As the new year approaches, we at Food Forward find ourselves reflecting on the successes we have had in the past decade. Above all else, we are most proud of the amount of produce we’ve recovered and donated in just ten years. With the help of our dedicated volunteers, Food Forward has recovered and donated more than 85 million pounds of fresh produce to local hunger relief organizations. This is a truly staggering amount of produce that would otherwise go to waste. With the new year upon us, Food Forward is resolved to continue fighting for a more just and equitable food system. But we need your help to do it!
You can prevent food waste and feed people in your community by joining Food Forward’s team of volunteer Pick Leaders! Volunteer Pick Leaders are a vital part of Food Forward’s work to harvest food, fight hunger, and build community. Pick Leaders harvest perfectly edible produce that, without Food Forward volunteers, would otherwise get thrown into the trash or rot on the ground. We harvest fruit trees from properties across LA and Ventura Counties. 100% of the produce harvested is donated to hunger relief organizations serving the most vulnerable members of our community.
Volunteer Pick Leader Roland A says: “Becoming a pick leader was an excellent choice for me because it allowed me to help serve those in need while enjoying my free time outside.”
Our work is unique because it solves two pressing issues—food insecurity and food waste—with one simple solution. Food Forward’s mission is to share the abundance that already exists with those who don’t always have access to it. Los Angeles and Ventura Counties have a long legacy of agriculture and orchards, which is why there are still many fruit trees throughout the city. Ventura County is still an agricultural hub and produces many high-value crops. Unfortunately, much of this nutritious, fresh, local produce ends up going to waste and contributing to climate change. And despite LA’s rich agricultural legacy and plenty of active farmland in Ventura County, many of our neighbors cannot afford the high cost of food.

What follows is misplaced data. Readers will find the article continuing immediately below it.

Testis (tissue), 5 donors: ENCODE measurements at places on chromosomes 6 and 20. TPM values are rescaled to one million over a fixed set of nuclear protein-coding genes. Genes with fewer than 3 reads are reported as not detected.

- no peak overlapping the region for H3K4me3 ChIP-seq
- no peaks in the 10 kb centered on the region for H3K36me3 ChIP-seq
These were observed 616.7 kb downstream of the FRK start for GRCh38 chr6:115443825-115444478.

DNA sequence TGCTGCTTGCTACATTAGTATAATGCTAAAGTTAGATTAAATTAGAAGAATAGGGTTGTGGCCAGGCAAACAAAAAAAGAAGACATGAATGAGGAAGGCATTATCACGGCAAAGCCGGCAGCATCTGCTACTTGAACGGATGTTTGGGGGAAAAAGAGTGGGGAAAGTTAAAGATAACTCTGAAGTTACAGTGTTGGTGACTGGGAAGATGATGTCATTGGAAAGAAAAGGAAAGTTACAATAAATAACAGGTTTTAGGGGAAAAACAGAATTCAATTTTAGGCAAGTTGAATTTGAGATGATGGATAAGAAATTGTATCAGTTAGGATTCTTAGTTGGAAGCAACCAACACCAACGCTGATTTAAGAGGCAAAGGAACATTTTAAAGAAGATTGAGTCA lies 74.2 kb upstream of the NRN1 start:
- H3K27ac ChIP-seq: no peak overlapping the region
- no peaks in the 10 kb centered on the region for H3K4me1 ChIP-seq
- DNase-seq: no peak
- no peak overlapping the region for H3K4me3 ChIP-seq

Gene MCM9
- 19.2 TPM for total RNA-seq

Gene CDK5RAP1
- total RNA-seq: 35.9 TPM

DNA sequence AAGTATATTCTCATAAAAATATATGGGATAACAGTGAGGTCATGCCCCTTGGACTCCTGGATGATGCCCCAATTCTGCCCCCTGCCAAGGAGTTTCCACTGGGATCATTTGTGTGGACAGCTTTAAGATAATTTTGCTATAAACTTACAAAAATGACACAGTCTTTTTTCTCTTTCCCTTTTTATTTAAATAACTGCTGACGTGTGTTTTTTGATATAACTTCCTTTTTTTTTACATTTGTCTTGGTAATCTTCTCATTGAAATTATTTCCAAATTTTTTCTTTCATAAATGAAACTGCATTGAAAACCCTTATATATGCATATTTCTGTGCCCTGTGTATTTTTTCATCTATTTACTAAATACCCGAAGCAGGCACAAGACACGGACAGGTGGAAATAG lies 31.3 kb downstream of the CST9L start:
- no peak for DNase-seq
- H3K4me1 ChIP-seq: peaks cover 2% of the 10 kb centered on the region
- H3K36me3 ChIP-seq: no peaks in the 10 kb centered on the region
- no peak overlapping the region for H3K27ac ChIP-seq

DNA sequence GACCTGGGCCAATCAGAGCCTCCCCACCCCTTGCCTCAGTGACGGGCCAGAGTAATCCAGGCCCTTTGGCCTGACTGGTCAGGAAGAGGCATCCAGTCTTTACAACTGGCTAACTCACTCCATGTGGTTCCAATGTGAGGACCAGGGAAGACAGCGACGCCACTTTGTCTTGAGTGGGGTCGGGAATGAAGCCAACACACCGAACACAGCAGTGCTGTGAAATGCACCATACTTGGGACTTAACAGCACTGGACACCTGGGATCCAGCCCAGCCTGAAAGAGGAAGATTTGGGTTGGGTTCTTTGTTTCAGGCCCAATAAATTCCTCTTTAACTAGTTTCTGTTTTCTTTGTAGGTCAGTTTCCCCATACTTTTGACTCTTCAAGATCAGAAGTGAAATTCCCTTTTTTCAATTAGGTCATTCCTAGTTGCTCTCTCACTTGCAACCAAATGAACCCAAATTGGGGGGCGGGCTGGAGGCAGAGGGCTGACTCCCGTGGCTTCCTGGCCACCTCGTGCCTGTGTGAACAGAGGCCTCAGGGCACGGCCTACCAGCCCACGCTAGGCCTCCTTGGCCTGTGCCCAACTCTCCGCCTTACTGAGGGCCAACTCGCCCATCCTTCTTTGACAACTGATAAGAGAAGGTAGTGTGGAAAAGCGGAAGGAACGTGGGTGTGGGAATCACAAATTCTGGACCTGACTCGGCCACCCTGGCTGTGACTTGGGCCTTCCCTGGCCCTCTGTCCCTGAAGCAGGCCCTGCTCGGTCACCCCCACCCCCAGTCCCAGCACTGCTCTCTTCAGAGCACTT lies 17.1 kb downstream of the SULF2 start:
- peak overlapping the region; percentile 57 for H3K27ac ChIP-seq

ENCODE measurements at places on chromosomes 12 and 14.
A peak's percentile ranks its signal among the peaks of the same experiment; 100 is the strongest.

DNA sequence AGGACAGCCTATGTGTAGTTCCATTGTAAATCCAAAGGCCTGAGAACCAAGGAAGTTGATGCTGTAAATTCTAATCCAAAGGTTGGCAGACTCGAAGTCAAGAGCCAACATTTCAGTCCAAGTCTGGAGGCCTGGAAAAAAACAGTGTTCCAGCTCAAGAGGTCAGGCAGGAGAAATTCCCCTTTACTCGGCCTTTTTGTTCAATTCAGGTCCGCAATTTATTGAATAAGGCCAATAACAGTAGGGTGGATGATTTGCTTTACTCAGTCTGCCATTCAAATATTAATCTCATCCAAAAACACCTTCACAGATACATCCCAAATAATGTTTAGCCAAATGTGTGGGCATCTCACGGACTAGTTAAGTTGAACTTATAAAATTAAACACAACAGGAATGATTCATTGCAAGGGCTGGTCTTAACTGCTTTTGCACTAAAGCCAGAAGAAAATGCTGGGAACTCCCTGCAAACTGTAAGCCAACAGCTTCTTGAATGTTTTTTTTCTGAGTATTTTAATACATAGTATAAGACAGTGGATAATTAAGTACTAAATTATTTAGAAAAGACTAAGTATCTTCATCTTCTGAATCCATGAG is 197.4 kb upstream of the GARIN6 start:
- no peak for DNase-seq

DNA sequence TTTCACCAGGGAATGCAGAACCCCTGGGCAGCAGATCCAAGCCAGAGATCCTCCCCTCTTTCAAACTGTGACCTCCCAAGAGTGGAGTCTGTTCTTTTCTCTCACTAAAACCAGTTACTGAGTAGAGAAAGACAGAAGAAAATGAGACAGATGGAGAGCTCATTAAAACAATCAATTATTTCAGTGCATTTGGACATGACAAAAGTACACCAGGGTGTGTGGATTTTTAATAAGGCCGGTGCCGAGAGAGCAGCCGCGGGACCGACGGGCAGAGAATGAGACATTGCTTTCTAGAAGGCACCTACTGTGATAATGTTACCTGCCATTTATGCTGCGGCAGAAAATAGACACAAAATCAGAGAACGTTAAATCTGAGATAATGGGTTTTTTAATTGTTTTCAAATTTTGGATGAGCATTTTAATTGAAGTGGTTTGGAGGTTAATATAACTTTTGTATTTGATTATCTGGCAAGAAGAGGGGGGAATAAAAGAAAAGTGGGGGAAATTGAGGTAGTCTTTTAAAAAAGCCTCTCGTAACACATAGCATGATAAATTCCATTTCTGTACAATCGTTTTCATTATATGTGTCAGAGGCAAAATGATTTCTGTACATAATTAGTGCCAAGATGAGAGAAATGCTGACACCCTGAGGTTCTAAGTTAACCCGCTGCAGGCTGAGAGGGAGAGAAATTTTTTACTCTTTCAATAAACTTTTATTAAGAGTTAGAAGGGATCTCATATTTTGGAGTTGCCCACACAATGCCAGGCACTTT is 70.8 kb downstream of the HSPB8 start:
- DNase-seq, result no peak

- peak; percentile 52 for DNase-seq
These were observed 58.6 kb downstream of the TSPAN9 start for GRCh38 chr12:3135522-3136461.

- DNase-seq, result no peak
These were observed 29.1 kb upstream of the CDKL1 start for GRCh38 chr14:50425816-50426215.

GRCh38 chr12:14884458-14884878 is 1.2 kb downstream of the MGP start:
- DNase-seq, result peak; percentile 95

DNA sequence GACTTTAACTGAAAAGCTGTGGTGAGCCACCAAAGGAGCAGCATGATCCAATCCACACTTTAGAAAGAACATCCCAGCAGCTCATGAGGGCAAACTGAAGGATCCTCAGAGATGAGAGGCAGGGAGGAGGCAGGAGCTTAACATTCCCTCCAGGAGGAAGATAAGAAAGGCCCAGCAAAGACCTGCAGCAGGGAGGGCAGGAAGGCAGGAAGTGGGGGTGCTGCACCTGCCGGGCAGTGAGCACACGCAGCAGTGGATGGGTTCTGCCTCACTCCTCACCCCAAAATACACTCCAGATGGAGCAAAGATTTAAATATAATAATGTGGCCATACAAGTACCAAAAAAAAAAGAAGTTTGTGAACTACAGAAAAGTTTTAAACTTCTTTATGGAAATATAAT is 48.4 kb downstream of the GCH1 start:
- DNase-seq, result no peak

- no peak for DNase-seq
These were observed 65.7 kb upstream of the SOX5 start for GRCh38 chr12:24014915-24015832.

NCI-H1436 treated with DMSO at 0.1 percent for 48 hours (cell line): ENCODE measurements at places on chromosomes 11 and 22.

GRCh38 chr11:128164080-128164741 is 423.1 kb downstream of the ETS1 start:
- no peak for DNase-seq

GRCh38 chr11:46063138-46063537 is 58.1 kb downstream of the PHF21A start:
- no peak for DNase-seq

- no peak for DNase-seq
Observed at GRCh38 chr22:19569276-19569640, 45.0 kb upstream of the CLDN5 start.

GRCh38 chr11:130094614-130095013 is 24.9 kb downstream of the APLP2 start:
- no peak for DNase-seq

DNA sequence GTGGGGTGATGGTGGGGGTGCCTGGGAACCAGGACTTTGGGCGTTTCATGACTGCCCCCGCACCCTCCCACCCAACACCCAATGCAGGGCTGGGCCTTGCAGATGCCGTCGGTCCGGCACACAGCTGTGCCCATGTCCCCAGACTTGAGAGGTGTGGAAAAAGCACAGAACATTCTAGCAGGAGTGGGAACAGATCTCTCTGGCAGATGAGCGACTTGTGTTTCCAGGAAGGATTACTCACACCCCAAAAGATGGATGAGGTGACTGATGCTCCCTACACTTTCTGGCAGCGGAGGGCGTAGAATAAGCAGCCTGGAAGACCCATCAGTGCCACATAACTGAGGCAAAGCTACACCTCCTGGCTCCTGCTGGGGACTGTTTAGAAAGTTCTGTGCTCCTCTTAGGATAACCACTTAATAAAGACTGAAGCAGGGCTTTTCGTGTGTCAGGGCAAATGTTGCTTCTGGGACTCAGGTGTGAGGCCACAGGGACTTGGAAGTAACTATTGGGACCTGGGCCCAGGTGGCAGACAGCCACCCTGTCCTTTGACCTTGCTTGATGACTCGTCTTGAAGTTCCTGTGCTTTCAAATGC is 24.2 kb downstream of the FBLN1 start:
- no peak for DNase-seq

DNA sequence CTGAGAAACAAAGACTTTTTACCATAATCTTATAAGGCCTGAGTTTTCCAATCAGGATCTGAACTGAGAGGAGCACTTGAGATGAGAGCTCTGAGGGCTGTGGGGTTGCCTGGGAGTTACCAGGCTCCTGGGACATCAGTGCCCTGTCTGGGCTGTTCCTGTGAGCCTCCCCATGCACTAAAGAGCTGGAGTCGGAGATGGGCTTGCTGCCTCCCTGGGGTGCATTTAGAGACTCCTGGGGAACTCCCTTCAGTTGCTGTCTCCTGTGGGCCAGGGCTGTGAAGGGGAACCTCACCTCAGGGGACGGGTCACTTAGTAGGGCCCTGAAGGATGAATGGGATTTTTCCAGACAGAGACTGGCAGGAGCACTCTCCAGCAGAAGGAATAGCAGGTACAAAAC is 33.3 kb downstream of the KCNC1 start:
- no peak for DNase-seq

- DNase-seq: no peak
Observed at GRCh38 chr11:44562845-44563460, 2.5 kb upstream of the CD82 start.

Food insecurity refers to a lack of access to enough good, healthy, and culturally appropriate food. According to Feeding America, food insecurity affects 1 in 9 people or roughly 1.1 million people in Los Angeles, and 1 in 13 people or roughly 65,000 people in Ventura County. It’s heartbreaking to know that so many of our community members are experiencing food insecurity in a region that has such an abundance of fresh, local, and healthy produce. As a Pick Leader, you can bridge the gap between abundance and those experiencing food insecurity. This year alone, Pick Leaders have helped recover and donate nearly 350,000 pounds of fresh local produce to more than 160 different hunger relief agencies! And there is much more fruit that we could harvest and donate to those agencies—but we need more folks to join us!
As a Pick Leader you get to choose when you harvest, where you harvest, and what kind of fruit you harvest. If you like this kind of flexibility, are interested in gaining more leadership skills, or perhaps are interested in reducing food waste and greenhouse gas emissions, consider becoming a Pick Leader with the Backyard Harvest team. You’ll join an inspiring community of over 75 Pick Leaders in LA and Ventura counties. We get to work outdoors, connect with like-minded people, and truly make a difference in your community. Visit Food Forward’s Pick Leader page for more details about the position, or feel free to reach out to our harvest coordinators in LA (harvestLA@foodforward.org) and VC (harvestVC@foodforward.org) for more info and opportunities to get involved.
We’d love to have you as part of our fruity community! With your help, we can prevent even more waste and feed even more people in the new year.
Volunteer Pick Leader Kelly A. says: “Volunteering with the BYH program is important to me because I believe very strongly that I should give back to my community, and this program provides me with a very easy, safe, fun, and instantly gratifying way to do it.”